Five Atlantic Canadian CEOs on why workplace diversity and inclusion is kind of a big deal
As told to Darren Campbell and Dawn Chafe
Fostering a diverse and inclusive workplace has emerged as a key issue for Canadian CEOs. A recent survey of CEOs conducted by professional services firm PwC found that 66 per cent of the respondent’s companies had diversity and inclusion strategies and another nine per cent plan to develop one. But is the issue as pressing for executives leading businesses in Atlantic Canada? Atlantic Business Magazine quizzed five prominent local CEOs to get their thoughts.
The very birth of the organization, which was the homecare division, came out of an effort to employ women. I would say though that the increased emphasis on diversity and inclusion came around 2009-2010. As an organization we were seeing a lot of growth in the economy of Newfoundland and the labour market was ever tightening. So, probably due to external conditions like the economy, and also because of our own set of organizational values, we made diversity and inclusion more a part of our human resources strategy.
Physically our company looks very diverse. We employ people of different genders, nationalities and ethnic backgrounds. There is an accommodation for various mental health illnesses or challenges. We also like to have diversity in terms of experience and thoughts. We look for diversity and inclusion in our supply chain as well.
I don’t think fostering a diverse and inclusive workplace is a ‘nice-tohave’ anymore, I think it’s a ‘must-have’. The reason for that is we need to be competitive on the global landscape now. That’s the way the business world works. The kind of perspective you get from a more inclusive and diverse workplace is intrinsically tied to your strategic perspective on how to do business. I think businesses that don’t actively plan to be enriched by a diverse workforce and supply chain miss out on the opportunity to gain that perspective.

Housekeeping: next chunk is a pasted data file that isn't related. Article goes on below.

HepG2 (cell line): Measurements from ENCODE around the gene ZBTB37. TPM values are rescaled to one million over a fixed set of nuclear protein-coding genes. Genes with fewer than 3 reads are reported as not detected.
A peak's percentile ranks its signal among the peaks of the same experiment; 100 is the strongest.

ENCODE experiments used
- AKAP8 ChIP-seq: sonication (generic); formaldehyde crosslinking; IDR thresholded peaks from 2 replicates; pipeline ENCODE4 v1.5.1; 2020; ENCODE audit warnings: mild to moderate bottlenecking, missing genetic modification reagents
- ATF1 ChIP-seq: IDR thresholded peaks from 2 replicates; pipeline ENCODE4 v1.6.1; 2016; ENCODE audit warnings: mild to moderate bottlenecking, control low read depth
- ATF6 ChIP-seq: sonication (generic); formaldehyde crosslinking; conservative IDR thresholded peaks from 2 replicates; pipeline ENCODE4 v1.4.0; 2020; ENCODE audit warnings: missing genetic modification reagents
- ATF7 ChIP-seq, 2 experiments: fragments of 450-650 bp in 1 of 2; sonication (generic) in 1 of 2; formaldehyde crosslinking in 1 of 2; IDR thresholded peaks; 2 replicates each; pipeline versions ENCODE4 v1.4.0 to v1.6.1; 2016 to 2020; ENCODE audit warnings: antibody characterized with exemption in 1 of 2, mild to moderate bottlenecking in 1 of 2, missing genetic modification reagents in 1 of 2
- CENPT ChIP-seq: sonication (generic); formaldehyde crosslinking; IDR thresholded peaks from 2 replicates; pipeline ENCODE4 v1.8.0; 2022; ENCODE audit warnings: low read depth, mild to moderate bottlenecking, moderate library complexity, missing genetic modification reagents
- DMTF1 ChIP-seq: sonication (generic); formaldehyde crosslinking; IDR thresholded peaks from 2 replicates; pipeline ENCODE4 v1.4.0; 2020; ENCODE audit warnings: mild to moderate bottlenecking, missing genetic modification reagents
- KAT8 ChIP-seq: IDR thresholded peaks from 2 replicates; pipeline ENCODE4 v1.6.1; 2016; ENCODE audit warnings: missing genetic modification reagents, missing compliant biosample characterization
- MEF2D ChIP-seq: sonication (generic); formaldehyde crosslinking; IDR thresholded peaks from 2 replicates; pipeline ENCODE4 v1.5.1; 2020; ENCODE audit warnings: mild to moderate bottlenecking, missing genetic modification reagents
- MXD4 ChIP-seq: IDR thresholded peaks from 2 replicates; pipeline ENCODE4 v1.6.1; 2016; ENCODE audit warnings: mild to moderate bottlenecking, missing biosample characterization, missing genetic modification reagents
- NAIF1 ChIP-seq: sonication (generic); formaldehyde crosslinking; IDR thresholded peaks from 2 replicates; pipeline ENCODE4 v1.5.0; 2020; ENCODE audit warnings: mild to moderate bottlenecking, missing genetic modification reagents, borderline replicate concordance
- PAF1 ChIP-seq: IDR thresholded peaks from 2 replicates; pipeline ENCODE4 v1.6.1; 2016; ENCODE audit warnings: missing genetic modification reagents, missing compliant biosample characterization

I think we have a ways to go in Atlantic Canada in terms of our attitudes around diversity and inclusion. Having special programs doesn’t mean that the people who are filling jobs that have one of those tags are any less able. I’m not sure we always get that. It’s time to have this conversation, not about social responsibility but about business smarts. It makes good business sense to do this.
It’s been on my radar since I became a university administrator. That goes back to the 1980s and early 1990s. This was partially because the human rights agenda in Canada really accelerated. All universities were confronted with this issue and developed offices that dealt with human rights issues. They built human rights issues into their collective agreement with their bargaining units and also looked to recruit students and faculty and create an inclusive environment.
We have all sorts of programs around inclusion and diversity and support groups for gay and lesbian students. We have support groups for international students. We have workshops and activities for incoming students and staff on diversity, on racism, on harassment and on gender orientation. All of this is part and parcel of the way we accept students into our university and prepare them for the complexity of the university experience. By the way, we were probably one of the first universities in Atlantic Canada to provide benefits to same-sex couples.
We’re in the talent business. We’re going to be successful as a university to the extent to which we attract talented people because they help us bring out the talents of the people who come here as students. Whenever we break boundaries and create new spaces for people, they rush in. I’ll give you one example. It’s fair to say we’re one of the best bestknown universities in the country for students with learning disabilities. We have a nationally recognized institution – the Meighen Centre. This has opened the doors for us to a whole series of interesting and talented people that would not have come to Mount Allison without this institute.
Businesses are not closed shops. If the wider world is diverse, global and increasingly seen as a tolerant, open and varied place, it seems to me for your organization to be effective; you have to have the same sort of sensibilities and characteristics.
Creating an environment that is totally tolerant of diversity and inclusion should not be the exception but the norm. Being in the hospitality industry, our clients are very diverse, therefore the benefit of having a diverse team is they can offer support, familiarity and a sense of comfort to our guests. Our company culture has always fostered an appreciative understanding and valuing of differences. In our Atlantic operations, the leadership team is close to 70 per cent female.